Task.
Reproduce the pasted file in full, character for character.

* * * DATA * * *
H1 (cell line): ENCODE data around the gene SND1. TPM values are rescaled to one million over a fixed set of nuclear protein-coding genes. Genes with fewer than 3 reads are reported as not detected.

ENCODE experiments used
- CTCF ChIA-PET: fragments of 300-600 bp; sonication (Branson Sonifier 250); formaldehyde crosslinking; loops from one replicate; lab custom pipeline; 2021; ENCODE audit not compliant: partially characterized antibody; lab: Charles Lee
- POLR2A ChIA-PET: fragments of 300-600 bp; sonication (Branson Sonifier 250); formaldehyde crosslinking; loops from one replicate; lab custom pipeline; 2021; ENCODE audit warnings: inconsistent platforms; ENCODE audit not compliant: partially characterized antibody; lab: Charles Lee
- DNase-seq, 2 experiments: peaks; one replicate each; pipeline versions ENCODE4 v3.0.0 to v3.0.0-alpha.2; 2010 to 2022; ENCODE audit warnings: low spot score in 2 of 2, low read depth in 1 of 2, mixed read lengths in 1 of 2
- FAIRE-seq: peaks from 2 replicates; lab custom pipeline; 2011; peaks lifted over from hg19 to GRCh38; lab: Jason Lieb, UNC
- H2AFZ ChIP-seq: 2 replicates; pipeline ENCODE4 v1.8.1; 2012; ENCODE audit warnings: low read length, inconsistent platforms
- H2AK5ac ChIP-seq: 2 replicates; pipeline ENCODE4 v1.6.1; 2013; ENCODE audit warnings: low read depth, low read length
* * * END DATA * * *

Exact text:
H1 (cell line): ENCODE data around the gene SND1. TPM values are rescaled to one million over a fixed set of nuclear protein-coding genes. Genes with fewer than 3 reads are reported as not detected.

ENCODE experiments used
- CTCF ChIA-PET: fragments of 300-600 bp; sonication (Branson Sonifier 250); formaldehyde crosslinking; loops from one replicate; lab custom pipeline; 2021; ENCODE audit not compliant: partially characterized antibody; lab: Charles Lee
- POLR2A ChIA-PET: fragments of 300-600 bp; sonication (Branson Sonifier 250); formaldehyde crosslinking; loops from one replicate; lab custom pipeline; 2021; ENCODE audit warnings: inconsistent platforms; ENCODE audit not compliant: partially characterized antibody; lab: Charles Lee
- DNase-seq, 2 experiments: peaks; one replicate each; pipeline versions ENCODE4 v3.0.0 to v3.0.0-alpha.2; 2010 to 2022; ENCODE audit warnings: low spot score in 2 of 2, low read depth in 1 of 2, mixed read lengths in 1 of 2
- FAIRE-seq: peaks from 2 replicates; lab custom pipeline; 2011; peaks lifted over from hg19 to GRCh38; lab: Jason Lieb, UNC
- H2AFZ ChIP-seq: 2 replicates; pipeline ENCODE4 v1.8.1; 2012; ENCODE audit warnings: low read length, inconsistent platforms
- H2AK5ac ChIP-seq: 2 replicates; pipeline ENCODE4 v1.6.1; 2013; ENCODE audit warnings: low read depth, low read length